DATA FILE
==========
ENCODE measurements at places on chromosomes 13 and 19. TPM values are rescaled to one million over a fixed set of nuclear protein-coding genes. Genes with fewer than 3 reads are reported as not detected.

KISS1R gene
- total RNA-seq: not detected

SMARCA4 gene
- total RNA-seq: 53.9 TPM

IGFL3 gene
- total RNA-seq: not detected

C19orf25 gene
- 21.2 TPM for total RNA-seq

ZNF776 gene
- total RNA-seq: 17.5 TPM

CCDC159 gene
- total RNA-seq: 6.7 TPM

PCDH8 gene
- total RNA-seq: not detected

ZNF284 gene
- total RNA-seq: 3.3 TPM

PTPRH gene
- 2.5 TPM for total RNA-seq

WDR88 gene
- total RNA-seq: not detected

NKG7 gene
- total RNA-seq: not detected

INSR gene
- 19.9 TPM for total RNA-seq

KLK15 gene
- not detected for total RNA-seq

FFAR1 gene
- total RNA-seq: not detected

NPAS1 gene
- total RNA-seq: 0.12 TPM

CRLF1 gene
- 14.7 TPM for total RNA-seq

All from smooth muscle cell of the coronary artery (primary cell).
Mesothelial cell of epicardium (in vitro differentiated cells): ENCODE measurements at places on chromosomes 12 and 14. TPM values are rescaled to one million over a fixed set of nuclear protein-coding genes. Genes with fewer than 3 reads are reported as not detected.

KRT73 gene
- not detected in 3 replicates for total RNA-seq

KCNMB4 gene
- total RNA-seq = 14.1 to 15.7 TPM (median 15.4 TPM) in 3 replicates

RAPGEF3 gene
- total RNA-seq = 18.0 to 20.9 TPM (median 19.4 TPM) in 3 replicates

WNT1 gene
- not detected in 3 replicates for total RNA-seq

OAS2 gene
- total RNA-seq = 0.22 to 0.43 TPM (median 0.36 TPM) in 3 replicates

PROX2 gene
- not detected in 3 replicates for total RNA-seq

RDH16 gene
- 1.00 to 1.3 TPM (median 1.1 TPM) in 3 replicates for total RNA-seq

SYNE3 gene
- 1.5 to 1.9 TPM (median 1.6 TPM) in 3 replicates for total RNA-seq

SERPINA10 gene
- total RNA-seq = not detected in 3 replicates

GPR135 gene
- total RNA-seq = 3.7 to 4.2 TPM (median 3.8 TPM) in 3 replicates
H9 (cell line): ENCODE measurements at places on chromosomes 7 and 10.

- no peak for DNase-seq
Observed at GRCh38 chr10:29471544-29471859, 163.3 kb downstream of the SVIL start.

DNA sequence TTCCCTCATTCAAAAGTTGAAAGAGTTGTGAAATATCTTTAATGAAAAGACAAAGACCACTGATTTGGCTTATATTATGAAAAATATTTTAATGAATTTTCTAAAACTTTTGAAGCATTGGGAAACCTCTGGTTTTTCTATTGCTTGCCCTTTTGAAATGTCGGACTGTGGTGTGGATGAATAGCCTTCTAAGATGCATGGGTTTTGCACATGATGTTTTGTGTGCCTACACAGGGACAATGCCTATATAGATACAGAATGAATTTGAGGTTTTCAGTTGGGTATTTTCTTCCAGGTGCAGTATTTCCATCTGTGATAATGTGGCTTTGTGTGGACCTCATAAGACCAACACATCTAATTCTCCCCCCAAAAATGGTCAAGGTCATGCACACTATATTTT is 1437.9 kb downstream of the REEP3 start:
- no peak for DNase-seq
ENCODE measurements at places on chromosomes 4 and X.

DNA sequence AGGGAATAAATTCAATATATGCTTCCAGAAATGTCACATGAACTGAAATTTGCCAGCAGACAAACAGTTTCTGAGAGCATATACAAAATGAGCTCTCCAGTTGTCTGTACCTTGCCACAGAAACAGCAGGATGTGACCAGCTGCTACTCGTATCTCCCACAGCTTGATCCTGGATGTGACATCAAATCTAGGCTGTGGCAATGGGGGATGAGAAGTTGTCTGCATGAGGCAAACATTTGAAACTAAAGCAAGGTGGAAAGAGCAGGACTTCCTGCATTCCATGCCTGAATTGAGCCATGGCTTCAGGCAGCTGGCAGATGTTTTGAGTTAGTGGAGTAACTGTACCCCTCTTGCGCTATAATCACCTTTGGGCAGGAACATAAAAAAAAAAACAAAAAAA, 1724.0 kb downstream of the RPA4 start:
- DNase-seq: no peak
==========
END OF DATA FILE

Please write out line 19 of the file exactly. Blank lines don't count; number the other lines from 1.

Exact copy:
- 2.5 TPM for total RNA-seq